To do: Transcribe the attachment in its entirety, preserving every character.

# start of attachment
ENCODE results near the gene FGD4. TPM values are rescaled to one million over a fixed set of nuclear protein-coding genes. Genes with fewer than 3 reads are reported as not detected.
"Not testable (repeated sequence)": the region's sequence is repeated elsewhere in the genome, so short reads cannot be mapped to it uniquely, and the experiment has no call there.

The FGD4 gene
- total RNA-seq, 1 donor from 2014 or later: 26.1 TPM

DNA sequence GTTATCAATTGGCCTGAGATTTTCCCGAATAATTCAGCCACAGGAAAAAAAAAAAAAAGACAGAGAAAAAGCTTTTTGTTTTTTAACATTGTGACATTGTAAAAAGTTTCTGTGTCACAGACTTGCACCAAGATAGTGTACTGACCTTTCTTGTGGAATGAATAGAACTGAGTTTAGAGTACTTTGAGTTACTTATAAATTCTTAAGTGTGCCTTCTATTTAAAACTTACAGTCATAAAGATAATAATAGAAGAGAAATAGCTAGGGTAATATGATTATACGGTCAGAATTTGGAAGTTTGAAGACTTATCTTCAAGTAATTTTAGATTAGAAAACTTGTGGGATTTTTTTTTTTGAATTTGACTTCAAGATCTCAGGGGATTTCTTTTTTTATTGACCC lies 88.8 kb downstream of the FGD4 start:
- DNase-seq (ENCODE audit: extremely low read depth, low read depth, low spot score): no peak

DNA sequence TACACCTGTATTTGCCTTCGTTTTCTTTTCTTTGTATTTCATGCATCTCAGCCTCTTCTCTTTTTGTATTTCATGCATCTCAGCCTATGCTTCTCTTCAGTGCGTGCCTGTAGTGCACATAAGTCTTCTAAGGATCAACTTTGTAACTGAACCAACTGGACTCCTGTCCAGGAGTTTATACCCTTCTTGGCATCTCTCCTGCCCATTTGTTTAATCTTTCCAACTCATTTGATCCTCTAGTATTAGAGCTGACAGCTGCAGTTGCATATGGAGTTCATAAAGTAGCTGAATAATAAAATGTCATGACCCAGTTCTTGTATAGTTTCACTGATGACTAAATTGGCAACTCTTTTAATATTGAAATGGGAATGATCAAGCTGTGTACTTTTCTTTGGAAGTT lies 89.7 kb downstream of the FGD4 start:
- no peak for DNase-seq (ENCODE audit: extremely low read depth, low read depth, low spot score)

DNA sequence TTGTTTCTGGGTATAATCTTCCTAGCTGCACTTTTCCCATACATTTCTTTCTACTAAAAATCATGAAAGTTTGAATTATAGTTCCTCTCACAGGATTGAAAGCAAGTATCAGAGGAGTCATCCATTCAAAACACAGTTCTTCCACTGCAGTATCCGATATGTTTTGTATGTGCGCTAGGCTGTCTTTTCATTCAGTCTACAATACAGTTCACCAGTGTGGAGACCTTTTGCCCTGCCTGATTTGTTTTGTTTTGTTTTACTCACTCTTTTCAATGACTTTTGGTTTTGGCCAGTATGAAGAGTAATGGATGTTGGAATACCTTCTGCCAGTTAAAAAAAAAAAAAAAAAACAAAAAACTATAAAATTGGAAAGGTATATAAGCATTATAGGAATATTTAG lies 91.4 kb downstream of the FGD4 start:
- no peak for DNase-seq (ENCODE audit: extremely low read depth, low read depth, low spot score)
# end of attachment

ENCODE results near the gene FGD4. TPM values are rescaled to one million over a fixed set of nuclear protein-coding genes. Genes with fewer than 3 reads are reported as not detected.
"Not testable (repeated sequence)": the region's sequence is repeated elsewhere in the genome, so short reads cannot be mapped to it uniquely, and the experiment has no call there.

The FGD4 gene
- total RNA-seq, 1 donor from 2014 or later: 26.1 TPM

DNA sequence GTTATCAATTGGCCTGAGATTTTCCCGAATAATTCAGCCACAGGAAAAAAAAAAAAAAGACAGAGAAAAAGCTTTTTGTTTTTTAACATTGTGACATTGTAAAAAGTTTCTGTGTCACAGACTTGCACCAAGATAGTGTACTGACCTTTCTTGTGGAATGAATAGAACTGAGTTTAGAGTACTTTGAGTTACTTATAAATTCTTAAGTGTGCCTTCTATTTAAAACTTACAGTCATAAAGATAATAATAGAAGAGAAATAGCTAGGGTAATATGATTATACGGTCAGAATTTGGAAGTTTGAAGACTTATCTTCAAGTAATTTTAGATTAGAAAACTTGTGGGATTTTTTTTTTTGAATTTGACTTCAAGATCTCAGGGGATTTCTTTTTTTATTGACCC lies 88.8 kb downstream of the FGD4 start:
- DNase-seq (ENCODE audit: extremely low read depth, low read depth, low spot score): no peak

DNA sequence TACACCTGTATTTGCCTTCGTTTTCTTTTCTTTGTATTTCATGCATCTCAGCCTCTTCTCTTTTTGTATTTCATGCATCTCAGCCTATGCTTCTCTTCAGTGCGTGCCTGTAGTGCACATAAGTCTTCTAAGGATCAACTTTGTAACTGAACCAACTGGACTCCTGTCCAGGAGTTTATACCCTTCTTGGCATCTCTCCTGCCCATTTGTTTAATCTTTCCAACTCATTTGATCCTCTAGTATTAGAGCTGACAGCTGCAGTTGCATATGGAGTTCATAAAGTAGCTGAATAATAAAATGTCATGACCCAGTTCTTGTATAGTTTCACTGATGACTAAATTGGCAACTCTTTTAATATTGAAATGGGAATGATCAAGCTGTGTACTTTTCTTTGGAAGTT lies 89.7 kb downstream of the FGD4 start:
- no peak for DNase-seq (ENCODE audit: extremely low read depth, low read depth, low spot score)

DNA sequence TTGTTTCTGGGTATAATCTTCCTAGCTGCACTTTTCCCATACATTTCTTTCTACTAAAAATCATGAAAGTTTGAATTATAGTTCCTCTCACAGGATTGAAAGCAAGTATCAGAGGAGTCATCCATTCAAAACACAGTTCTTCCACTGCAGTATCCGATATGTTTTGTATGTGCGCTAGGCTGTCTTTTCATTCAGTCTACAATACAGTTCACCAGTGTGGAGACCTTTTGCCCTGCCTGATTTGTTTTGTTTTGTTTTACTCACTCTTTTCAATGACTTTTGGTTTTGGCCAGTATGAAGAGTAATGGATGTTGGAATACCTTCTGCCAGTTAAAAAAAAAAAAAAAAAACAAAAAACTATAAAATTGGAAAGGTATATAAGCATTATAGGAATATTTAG lies 91.4 kb downstream of the FGD4 start:
- no peak for DNase-seq (ENCODE audit: extremely low read depth, low read depth, low spot score)